Sofia Gubaidulina, composer

Sofia Gubaidulina, composer
Sofia Gubaidulina

Friday, June 09, 2017

Ludwig van Beethoven: Symphony No.4 in B flat major – Wiener Philharmoniker, Christian Thielemann (HD 1080p)

Christian Thielemann, one of the most recognized conductors of our time, joins forces with the prestigious Wiener Philharmoniker and Unitel Classica, the world's leading audiovisual production company for classical music, in a monumental project: BEETHOVEN 9, the recording of all nine symphonies by Ludwig van Beethoven for TV, DVD and New Media: the "Beethoven cycle of the 21st century"!

Using the newest technology of our century, Unitel Classica and Austrian Television (ORF) produce this "super-cycle" in the Golden Hall of Vienna's Musikverein in HD and 5.0 Surround Sound. BEETHOVEN 9 kicked off in December 2008 with the recording of the First and Second Symphonies.

BEETHOVEN 9 brings to a new climax the longstanding collaboration between Thielemann, who enjoys a sterling reputation as an interpreter of Beethoven and the German Romantics, and the Wiener Philharmoniker, which has been cultivating the music of Beethoven since its founding nearly 170 years ago and is one of the few great orchestras to have preserved its unique sound. Unitel Classica can look back on more than 40 years of collaboration with the Wiener Philharmoniker and on its pioneering cycles of Beethoven's symphonic works with Herbert von Karajan and Leonard Bernstein.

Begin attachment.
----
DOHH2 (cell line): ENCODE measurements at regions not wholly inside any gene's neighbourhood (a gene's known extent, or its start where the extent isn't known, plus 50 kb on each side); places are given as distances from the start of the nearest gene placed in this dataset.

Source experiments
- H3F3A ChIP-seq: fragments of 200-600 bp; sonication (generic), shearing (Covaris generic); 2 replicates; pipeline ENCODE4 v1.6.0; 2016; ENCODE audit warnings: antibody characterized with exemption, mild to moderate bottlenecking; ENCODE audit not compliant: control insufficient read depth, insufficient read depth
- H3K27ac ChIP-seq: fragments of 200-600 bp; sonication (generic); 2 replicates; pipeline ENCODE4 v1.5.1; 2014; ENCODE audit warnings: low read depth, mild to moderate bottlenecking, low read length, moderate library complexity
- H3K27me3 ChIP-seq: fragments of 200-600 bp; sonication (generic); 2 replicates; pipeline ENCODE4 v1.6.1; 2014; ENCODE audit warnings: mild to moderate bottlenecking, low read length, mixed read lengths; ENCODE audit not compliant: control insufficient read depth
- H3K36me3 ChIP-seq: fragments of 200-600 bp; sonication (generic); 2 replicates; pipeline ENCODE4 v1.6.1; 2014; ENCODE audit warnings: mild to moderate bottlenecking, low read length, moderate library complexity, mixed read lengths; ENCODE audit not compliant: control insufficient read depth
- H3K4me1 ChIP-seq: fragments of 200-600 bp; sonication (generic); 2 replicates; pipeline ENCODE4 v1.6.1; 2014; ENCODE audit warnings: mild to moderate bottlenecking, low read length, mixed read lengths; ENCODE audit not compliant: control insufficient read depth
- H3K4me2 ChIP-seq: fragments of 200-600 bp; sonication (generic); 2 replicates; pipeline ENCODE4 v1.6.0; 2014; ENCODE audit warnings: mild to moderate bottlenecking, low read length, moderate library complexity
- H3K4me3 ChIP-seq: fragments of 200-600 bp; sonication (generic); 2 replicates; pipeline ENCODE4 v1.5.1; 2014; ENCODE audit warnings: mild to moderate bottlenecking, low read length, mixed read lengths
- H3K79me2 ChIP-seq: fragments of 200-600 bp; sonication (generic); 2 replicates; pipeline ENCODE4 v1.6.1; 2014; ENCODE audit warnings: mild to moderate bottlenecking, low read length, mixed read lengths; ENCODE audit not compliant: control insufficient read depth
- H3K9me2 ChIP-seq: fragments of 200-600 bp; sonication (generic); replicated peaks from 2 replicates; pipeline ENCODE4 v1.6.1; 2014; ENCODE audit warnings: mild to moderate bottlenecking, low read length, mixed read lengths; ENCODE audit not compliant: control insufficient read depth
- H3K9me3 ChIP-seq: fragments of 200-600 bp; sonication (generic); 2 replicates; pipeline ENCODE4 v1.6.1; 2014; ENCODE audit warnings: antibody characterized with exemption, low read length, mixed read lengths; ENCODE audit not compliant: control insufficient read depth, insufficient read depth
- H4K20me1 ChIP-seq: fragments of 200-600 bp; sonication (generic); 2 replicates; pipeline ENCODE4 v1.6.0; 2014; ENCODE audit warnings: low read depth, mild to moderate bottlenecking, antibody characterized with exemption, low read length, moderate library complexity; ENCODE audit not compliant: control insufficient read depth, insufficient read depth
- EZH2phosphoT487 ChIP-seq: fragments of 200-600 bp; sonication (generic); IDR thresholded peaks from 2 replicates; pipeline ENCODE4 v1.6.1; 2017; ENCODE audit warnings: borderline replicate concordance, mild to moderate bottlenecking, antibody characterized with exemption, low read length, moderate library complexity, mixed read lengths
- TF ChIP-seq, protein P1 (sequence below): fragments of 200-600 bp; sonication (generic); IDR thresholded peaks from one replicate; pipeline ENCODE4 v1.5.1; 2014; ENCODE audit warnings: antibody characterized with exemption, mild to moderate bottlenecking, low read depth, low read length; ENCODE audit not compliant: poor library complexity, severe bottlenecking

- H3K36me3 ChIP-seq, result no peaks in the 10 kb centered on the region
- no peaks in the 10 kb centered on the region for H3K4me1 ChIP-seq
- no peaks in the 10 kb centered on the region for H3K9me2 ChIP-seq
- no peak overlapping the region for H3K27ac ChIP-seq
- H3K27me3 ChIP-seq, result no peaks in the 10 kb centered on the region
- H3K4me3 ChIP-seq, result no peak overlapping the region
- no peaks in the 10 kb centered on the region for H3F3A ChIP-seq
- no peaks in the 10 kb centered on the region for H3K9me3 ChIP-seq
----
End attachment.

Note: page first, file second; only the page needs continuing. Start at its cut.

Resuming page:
Ο Κρίστιαν Τίλεμαν, ένας μαέστρος που δεν φοβάται να χαρακτηριστεί παραδοσιακός ή και ρομαντικός, καταθέτει το προσωπικό του όραμα για τον Μπετόβεν, σεβόμενος παράλληλα την ερμηνευτική παράδοση που καλλιεργείται στη Βιένη τα τελευταία 160 χρόνια και την οποία η γενιά της λεγόμενης «ιστορικής ερμηνείας» έχει θέσει υπό αμφισβήτηση.

Η Τέταρτη Συμφωνία του Λούντβιχ βαν Μπετόβεν, παρότι δεν υστερεί καθόλου σε έμπνευση και δυναμισμό, υπήρξε κατά κάποιον τρόπο θύμα της προκατάληψης που δημιούργησε η τεράστια αποδοχή της «Ηρωικής» Τρίτης Συμφωνίας ως κορυφαίου σταθμού στην εξέλιξη του δημιουργού της. Το ερώτημα «μετά από αυτό τί θα μπορούσε να γραφτεί;» ήταν εύλογο. Ειδικά η Συμφωνία αρ. 4 έπρεπε να περιμένει τον 20ό αιώνα προκειμένου να αποκατασταθεί δια του περίφημου αρχιμουσικού Γιόζεφ Κριπς ο οποίος σχολίασε: «Θεωρώ την Τέταρτη Συμφωνία ως τον τρόπο του Μπετόβεν να πει το ‘Ναι’ στη ζωή».


Ludwig van Beethoven (1770-1827)

♪ Symphony No.4 in B flat major, Op.60 (1806)

i. Adagio – Allegro vivace
ii. Adagio
iii. Allegro vivace
iv. Allegro ma non troppo

Wiener Philharmoniker
Conductor: Christian Thielemann

Wiener Musikverein, March 2009

(HD 1080p)

Uploaded on Youtube for the Blog "Faces of Classical Music"